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2 add to House roster of party-list neophytes

THE House of Representatives will have two new members—a labor representative and a former leader of the rebel group Alex Boncayao Brigade’s sparrow unit—by the time the 16th Congress opens its second regular session on July 28.

Roland de la Cruz is replacing Raymond Democrito Mendoza as party-list representative of the Trade Union Congress of the Philippines, the country’s largest labor group.

Former rebel leader Joseph Stephen Paduano is joining the House as congressman of Abang Lingkod party-list group.

Also known as Carapali Luahalti when he was still national commander of the Revolutionary Proletarian Army-Alex Boncayao Brigade, Paduano was sworn into office by House Speaker Feliciano Belmonte Jr. before Congress adjourned sine die.

Paduano becomes the 290th member of the House.

Paduano received his Certificate of Proclamation from the Commission on Election  after it was approved by the Comelec en banc.

The Supreme Court ordered the Comelec to proclaim the previously disqualified Abang Lingkod as one of the winning groups in the May 2013 party-list elections.

The high tribunal granted the group’s petition to reverse its disqualification only a few days before the May 13 polls.

The Comelec then filed a motion for reconsideration but the high court upheld its decision in March, Paduano said.

Abang Lingkod is among the groups disqualified after they were found not representing any marginalized sector.

The Supreme Court, however, said the Comelec “gravely abused its discretion in cancelling the registration of Abang Lingkod under the party-list system.”

The TUCP, meanwhile, gained a new party-list representative in the 16th Congress after the Court of Appeals sustained its decision supporting the leadership of former Senator Ernesto Herrera as the group’s rightful representative.

Roland de la Cruz will replace Raymond Democrito Mendoza as the representative of the TUCP.

TUCP spokesman Raffy Mapalo said the appellate court upheld with finality Herrera’s assumption of the post of TUCP president, thus affirming the validity of all the acts that he performed as chief executive of the national labor center.

“Among Herrera’s actions which the CA effectively legitimated was the designation of De la Cruz as TUCP’s first party-list nominee in the 2013 congressional elections,” Mapalo said in a statement.

De la Cruz is deputy general secretary of the 80,000-strong National Congress of Unions in the Sugar Industry of the Philippines.

In a decision promulgated on June 16 this year, Mapalo said, the appellate court also declared as “void from the start” all the acts performed by resigned TUCP president Democrito Mendoza Sr., including his act of designating his son Raymond as the labor group’s first party-list nominee in the 2013 elections.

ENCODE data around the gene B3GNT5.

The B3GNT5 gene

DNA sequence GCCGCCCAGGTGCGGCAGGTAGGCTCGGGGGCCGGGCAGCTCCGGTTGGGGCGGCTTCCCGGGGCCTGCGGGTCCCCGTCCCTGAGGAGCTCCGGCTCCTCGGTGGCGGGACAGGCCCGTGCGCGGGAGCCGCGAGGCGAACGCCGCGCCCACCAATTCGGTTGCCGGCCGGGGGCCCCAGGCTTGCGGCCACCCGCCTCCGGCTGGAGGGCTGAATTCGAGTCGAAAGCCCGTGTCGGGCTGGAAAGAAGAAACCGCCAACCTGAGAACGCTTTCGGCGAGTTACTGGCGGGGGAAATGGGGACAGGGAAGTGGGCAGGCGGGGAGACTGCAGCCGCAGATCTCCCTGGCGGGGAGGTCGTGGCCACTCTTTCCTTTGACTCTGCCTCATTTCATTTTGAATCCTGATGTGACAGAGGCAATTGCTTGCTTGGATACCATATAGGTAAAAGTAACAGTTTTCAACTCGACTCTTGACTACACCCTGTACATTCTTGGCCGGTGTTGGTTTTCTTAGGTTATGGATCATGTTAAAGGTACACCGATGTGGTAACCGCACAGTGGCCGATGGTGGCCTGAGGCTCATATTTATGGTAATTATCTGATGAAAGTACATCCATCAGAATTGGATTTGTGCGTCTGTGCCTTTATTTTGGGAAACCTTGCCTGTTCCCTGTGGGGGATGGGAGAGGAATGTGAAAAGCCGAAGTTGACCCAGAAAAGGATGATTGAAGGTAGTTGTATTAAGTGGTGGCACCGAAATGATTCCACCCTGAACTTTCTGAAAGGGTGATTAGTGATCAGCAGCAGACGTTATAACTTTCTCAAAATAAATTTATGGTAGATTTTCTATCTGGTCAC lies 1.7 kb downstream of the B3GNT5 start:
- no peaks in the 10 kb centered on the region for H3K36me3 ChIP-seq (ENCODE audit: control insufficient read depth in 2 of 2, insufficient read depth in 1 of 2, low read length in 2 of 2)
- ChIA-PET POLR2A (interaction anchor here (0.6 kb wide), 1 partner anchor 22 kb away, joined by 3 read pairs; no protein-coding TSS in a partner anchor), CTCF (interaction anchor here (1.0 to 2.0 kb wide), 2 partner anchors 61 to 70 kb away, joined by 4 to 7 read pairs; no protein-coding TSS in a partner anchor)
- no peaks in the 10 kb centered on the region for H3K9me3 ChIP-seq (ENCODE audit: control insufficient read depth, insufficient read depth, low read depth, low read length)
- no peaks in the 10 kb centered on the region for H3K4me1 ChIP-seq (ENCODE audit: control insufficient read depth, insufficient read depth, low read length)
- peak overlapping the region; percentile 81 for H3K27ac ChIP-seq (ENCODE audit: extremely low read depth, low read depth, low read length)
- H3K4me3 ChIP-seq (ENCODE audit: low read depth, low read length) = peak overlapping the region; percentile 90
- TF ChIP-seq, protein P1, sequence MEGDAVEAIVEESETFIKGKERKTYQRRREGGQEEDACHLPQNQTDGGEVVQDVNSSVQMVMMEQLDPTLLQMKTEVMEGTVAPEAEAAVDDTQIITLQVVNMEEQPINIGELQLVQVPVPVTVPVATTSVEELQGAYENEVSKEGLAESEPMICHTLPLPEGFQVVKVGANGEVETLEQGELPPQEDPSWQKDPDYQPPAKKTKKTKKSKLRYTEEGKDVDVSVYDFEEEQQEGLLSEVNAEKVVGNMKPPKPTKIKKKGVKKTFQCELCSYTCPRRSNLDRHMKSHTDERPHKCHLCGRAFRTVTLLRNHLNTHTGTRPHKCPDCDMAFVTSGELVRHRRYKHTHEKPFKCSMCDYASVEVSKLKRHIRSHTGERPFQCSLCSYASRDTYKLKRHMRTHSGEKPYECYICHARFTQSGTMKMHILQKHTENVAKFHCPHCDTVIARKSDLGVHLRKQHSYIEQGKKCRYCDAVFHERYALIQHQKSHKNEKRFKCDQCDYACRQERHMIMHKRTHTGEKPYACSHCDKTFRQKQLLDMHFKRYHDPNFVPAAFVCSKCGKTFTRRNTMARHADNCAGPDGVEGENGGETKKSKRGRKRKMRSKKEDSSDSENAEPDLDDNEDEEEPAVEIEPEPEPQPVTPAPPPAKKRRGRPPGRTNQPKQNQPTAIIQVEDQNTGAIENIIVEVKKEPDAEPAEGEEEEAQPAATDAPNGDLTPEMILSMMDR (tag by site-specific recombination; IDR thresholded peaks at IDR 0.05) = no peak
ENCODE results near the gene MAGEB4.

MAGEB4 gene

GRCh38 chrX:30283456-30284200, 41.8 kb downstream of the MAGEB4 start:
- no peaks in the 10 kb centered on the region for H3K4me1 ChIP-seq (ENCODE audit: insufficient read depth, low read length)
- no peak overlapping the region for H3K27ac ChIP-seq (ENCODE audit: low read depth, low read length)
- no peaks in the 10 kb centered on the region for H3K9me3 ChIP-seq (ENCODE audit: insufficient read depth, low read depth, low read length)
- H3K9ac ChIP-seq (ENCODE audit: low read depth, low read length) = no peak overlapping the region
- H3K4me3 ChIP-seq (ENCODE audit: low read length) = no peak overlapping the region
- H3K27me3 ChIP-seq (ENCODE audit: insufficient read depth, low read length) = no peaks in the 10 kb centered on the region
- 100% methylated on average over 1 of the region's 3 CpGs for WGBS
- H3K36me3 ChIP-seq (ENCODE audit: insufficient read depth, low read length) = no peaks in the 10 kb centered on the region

Mapalo recalled that after 38 years as TUCP president, the elder Mendoza, now 91, voluntarily resigned his post on Nov. 1, 2011.

“Mendoza’s resignation, conveyed in writing, was accepted by the TUCP’s national executive board. Herrera, then general secretary, automatically succeeded Mendoza based on the TUCP’s Constitution and By-laws,” Mapalo said.

However, Mapalo said, the elder Mendoza later recalled his resignation at the prodding of his son, thus setting off a dispute that the Court of Appeals resolved in a ruling first promulgated on Oct. 7, 2013.

In that decision, the court upheld Herrera as TUCP president, saying the former two-term senator validly assumed the post of president when Mendoza quit his post on his own accord.

“The new CA ruling merely affirmed its previous decision sustaining Herrera as TUCP president and denied Mendoza’s motion for reconsideration,” Mapalo said.

The court also ordered the Department of Labor and Employment to ensure that Herrera and other duly-designated officers “shall have full use and access to the TUCP offices including its equipment, facilities, papers, properties in Quezon City and located elsewhere, as may be necessary in the discharge of official duties without interruption or disruption.”

Referring to the same department, the court added: “Public respondents are also ordered to sanction, in accordance with existing laws and applicable regulations, any TUCP member or agent who obstructs, delays or defeats the enforcement of this decision.”

Mendoza had previously padlocked the TUCP’s headquarters in Diliman, Quezon City, forcing Herrera and the other officers and staff to temporarily hold office in Manila.

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